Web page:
You know that sensation when you come across a word, or a phrase, and start seeing it everywhere? I have that with empathy.
Six months ago I started working with the Eden Project, on community resilience from the ground up. From neighbour to neighbour and outwards to entire communities. Before that I worked alongside local environmental groups in Oxfordshire (take a look at the wonderful CAG Project for some inspiration). I’ve had hundreds and hundreds of conversations with people who describe themselves as ordinary, but have done wonderful and powerful things to bring their communities together.
So many of them talk about how much they have learned about their community, the people they share their space with – who they are, where they’re from, the skills and stories they have to offer their neighbourhood. And I’ve only just started to realise that what they are talking about, though they might not use the word itself, is empathy. The ability to look through the eyes of someone else and gain an understanding of their experience. To not succumb to prejudice, no matter how subtle or unconscious.
Peter (far right of picture) organised a Big Lunch for his street this year
But now I see it everywhere. I see it in every Big Lunch. I see it in the Feast for Peace, organised after the EU Referendum result to send a different message than one of division and fear. I see it in the actions of protestors putting themselves in harms’ way to stand up for the futures of those who can’t stand up for themselves. And if the events of this year have shown us anything, it’s that we are in need of empathy more than ever. Both to teach, but also to exhibit ourselves.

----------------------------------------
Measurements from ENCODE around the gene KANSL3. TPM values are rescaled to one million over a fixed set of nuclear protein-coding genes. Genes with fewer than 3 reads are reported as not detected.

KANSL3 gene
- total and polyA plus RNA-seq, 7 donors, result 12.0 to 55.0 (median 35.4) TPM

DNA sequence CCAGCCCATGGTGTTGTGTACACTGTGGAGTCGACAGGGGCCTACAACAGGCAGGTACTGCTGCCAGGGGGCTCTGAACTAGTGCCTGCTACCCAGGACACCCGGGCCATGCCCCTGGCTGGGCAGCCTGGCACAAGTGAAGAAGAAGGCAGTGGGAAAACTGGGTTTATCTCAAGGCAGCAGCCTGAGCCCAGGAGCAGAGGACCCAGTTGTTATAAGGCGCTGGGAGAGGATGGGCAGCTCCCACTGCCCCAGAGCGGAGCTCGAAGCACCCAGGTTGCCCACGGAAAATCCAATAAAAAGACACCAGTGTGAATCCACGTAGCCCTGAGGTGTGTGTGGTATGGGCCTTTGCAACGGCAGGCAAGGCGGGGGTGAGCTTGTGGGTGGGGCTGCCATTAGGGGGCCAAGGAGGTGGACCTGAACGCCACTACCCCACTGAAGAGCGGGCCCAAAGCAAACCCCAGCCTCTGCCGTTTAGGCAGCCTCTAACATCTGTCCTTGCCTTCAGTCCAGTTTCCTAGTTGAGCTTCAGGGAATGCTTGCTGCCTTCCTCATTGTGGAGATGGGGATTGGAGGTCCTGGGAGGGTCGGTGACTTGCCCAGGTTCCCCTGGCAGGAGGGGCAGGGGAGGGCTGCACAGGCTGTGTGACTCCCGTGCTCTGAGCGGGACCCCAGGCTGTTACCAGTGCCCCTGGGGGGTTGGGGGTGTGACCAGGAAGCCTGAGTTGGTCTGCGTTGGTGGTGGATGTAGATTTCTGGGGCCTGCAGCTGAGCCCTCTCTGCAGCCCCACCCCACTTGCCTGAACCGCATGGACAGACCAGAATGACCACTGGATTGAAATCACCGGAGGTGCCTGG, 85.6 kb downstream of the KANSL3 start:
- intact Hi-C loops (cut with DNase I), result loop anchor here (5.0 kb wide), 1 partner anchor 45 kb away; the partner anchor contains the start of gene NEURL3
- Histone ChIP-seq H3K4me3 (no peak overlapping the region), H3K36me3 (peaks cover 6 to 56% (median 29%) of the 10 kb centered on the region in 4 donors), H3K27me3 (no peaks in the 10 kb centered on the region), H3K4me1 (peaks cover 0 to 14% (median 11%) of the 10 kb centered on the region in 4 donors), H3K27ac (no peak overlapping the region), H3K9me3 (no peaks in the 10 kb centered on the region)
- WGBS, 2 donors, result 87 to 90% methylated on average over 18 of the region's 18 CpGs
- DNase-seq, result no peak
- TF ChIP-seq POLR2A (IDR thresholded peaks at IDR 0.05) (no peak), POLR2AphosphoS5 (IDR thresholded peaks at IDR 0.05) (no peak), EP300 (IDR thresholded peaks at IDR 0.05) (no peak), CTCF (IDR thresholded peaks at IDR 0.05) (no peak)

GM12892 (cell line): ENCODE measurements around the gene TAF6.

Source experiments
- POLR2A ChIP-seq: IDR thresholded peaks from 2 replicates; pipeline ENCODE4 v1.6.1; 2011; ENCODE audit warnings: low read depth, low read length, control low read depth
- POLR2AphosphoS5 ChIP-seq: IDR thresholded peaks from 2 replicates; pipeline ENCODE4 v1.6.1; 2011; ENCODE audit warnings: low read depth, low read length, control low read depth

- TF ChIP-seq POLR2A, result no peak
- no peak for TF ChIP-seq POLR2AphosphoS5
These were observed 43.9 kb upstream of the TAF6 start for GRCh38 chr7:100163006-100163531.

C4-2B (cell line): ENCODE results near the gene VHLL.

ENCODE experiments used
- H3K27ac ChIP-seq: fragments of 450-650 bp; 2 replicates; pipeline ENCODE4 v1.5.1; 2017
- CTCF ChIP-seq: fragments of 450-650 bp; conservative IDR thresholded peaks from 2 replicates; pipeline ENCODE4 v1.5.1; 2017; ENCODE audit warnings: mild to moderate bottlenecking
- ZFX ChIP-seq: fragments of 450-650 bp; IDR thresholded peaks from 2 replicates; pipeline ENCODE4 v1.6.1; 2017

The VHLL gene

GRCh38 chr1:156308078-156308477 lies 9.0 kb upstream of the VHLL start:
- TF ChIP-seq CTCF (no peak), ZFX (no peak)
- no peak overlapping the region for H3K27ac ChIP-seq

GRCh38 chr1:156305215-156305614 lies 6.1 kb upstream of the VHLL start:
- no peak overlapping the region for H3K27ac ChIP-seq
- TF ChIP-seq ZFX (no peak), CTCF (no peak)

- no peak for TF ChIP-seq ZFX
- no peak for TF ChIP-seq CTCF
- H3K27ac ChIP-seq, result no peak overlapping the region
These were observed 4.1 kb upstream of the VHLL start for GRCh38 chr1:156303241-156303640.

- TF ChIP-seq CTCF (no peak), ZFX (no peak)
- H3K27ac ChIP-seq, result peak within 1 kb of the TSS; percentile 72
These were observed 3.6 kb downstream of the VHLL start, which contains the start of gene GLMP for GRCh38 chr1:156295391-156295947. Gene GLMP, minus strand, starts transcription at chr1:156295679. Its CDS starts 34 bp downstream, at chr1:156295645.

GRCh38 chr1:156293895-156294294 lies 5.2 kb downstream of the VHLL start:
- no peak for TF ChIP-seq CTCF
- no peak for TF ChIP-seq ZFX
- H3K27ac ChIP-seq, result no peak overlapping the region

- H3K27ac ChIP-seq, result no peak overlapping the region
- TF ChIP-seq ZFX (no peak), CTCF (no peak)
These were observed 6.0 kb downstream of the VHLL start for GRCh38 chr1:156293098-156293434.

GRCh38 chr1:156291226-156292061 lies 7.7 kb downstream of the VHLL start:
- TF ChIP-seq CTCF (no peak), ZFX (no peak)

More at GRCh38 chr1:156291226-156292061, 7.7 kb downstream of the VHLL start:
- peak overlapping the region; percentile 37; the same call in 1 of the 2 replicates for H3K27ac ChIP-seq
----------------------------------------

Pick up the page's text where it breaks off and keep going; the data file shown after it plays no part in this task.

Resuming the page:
The writer Rebecca Solnit once said “In the wake of an earthquake, a bombing, or a major storm, most people are altruistic, urgently engaged in caring for themselves and those around them, strangers and neighbours as well as friends and loved ones. The image of the selfish, panicky, or regressively savage human being in times of disaster has little truth to it… The prevalent human nature in disasters is resilient, resourceful, generous, empathic, and brave.”
We are facing disasters, that seems like an appropriate word, and the worst thing we could do is to forget about empathy, even with those who seem to represent everything that we see as wrong. We all have the capacity for it, but sometimes we need a reason or an excuse to use it, it needs to be provoked.
So while here at The Big Lunch we’re celebrating the sparks which drive us to do the things we do, I want to offer a provocation to empathy. Use it, recognise it, point it out and celebrate it for the challenging but vital behaviour it is. No matter the potential disasters we face as a society, I truly believe that empathy offers hope that no division must be permanent, and no future is impossible.
I want to offer a provocation to empathy. Use it, recognise it, point it out and celebrate it for the challenging but vital behaviour it is.